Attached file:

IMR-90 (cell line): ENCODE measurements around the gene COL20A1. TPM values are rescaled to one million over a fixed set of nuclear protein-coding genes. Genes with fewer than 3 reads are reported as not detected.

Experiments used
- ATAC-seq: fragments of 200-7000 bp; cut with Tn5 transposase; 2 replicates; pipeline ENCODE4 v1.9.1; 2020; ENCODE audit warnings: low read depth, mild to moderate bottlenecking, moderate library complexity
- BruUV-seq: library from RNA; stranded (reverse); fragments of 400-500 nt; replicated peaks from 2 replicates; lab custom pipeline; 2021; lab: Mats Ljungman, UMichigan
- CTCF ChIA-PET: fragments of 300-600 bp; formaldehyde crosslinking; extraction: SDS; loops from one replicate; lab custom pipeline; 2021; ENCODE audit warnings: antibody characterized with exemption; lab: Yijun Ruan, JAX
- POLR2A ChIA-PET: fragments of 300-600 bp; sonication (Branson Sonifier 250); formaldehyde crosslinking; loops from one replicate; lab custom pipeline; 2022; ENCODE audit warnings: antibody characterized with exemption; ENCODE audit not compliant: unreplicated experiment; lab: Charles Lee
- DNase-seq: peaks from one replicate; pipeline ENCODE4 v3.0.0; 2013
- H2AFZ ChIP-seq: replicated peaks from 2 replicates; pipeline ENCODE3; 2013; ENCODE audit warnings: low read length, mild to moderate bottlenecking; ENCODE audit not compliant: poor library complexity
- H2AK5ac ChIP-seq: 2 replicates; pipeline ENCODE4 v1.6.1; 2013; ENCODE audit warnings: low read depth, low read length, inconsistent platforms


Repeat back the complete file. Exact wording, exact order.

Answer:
IMR-90 (cell line): ENCODE measurements around the gene COL20A1. TPM values are rescaled to one million over a fixed set of nuclear protein-coding genes. Genes with fewer than 3 reads are reported as not detected.

Experiments used
- ATAC-seq: fragments of 200-7000 bp; cut with Tn5 transposase; 2 replicates; pipeline ENCODE4 v1.9.1; 2020; ENCODE audit warnings: low read depth, mild to moderate bottlenecking, moderate library complexity
- BruUV-seq: library from RNA; stranded (reverse); fragments of 400-500 nt; replicated peaks from 2 replicates; lab custom pipeline; 2021; lab: Mats Ljungman, UMichigan
- CTCF ChIA-PET: fragments of 300-600 bp; formaldehyde crosslinking; extraction: SDS; loops from one replicate; lab custom pipeline; 2021; ENCODE audit warnings: antibody characterized with exemption; lab: Yijun Ruan, JAX
- POLR2A ChIA-PET: fragments of 300-600 bp; sonication (Branson Sonifier 250); formaldehyde crosslinking; loops from one replicate; lab custom pipeline; 2022; ENCODE audit warnings: antibody characterized with exemption; ENCODE audit not compliant: unreplicated experiment; lab: Charles Lee
- DNase-seq: peaks from one replicate; pipeline ENCODE4 v3.0.0; 2013
- H2AFZ ChIP-seq: replicated peaks from 2 replicates; pipeline ENCODE3; 2013; ENCODE audit warnings: low read length, mild to moderate bottlenecking; ENCODE audit not compliant: poor library complexity
- H2AK5ac ChIP-seq: 2 replicates; pipeline ENCODE4 v1.6.1; 2013; ENCODE audit warnings: low read depth, low read length, inconsistent platforms